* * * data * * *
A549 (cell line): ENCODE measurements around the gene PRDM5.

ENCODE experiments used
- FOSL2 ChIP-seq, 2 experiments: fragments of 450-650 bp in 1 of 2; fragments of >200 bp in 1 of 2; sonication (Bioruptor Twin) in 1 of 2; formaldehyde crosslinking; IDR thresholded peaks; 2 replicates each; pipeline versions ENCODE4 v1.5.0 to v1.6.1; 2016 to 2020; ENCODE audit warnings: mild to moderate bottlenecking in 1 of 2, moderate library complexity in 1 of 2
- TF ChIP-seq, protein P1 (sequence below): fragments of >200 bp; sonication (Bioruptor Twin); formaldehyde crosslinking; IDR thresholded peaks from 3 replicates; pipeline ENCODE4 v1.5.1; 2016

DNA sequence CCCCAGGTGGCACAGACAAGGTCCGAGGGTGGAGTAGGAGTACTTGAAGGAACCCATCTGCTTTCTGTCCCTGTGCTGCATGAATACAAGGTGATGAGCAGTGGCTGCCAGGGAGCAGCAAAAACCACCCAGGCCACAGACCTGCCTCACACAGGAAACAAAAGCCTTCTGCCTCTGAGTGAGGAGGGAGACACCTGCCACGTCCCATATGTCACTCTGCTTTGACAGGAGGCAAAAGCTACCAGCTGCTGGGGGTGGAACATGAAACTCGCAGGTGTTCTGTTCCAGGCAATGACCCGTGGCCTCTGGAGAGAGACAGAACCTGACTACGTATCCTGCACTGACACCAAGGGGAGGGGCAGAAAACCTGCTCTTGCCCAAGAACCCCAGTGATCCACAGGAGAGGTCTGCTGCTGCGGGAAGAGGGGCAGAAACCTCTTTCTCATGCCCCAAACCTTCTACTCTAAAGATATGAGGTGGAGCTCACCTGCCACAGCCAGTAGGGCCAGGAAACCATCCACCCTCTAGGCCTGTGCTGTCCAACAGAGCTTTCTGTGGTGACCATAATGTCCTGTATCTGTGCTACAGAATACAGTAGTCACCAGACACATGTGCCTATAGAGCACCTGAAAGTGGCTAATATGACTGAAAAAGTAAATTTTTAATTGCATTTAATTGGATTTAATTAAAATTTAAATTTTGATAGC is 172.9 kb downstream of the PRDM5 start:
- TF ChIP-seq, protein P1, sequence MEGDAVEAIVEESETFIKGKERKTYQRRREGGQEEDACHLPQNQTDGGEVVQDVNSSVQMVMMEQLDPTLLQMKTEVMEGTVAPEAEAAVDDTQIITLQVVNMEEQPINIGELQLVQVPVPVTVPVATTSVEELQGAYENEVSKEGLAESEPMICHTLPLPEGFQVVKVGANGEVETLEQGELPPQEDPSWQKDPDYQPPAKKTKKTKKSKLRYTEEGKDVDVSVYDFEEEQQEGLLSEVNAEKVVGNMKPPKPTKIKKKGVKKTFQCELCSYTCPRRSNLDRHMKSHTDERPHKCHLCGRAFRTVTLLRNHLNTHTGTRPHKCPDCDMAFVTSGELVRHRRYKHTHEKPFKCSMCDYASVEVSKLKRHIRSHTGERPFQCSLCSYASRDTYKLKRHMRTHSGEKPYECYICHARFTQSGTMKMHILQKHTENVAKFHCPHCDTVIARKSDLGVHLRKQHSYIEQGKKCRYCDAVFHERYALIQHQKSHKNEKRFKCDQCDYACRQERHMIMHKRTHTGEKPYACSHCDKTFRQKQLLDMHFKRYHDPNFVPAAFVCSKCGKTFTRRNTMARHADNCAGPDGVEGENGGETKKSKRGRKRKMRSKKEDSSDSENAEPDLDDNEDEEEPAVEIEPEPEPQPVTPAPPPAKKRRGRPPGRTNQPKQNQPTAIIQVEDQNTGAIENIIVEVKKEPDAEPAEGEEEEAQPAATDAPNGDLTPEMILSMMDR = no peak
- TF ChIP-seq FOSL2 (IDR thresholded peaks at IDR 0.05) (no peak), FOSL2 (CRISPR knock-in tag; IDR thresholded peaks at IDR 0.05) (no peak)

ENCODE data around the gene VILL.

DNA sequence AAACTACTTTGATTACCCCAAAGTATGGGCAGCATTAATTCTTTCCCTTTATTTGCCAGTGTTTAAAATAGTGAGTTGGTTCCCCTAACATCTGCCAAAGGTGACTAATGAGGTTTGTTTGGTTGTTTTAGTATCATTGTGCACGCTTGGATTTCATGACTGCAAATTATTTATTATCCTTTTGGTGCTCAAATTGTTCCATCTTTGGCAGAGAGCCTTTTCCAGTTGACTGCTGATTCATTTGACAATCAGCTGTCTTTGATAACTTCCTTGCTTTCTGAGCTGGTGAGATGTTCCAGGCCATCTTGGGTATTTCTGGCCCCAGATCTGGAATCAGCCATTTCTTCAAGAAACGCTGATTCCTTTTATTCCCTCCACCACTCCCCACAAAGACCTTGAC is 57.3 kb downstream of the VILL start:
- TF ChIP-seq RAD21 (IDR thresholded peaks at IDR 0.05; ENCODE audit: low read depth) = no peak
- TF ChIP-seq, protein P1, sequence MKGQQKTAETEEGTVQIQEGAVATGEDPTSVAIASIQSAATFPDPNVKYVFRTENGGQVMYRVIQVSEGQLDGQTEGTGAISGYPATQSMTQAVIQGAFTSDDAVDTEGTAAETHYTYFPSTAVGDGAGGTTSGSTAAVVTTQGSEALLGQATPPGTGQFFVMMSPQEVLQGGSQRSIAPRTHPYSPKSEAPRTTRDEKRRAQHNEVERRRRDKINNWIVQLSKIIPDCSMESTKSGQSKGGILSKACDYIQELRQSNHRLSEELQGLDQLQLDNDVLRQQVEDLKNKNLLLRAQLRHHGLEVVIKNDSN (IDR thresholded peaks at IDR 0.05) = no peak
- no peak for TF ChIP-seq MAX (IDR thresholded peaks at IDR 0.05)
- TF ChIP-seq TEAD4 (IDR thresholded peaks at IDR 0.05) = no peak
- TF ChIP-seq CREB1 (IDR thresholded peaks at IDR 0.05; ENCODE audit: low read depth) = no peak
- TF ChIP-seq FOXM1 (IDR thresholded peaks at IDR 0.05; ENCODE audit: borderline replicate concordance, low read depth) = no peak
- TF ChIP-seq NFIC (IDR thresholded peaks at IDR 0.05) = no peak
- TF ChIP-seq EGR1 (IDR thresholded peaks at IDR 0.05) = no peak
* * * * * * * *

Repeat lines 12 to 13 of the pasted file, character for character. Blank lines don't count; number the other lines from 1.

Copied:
- no peak for TF ChIP-seq MAX (IDR thresholded peaks at IDR 0.05)
- TF ChIP-seq TEAD4 (IDR thresholded peaks at IDR 0.05) = no peak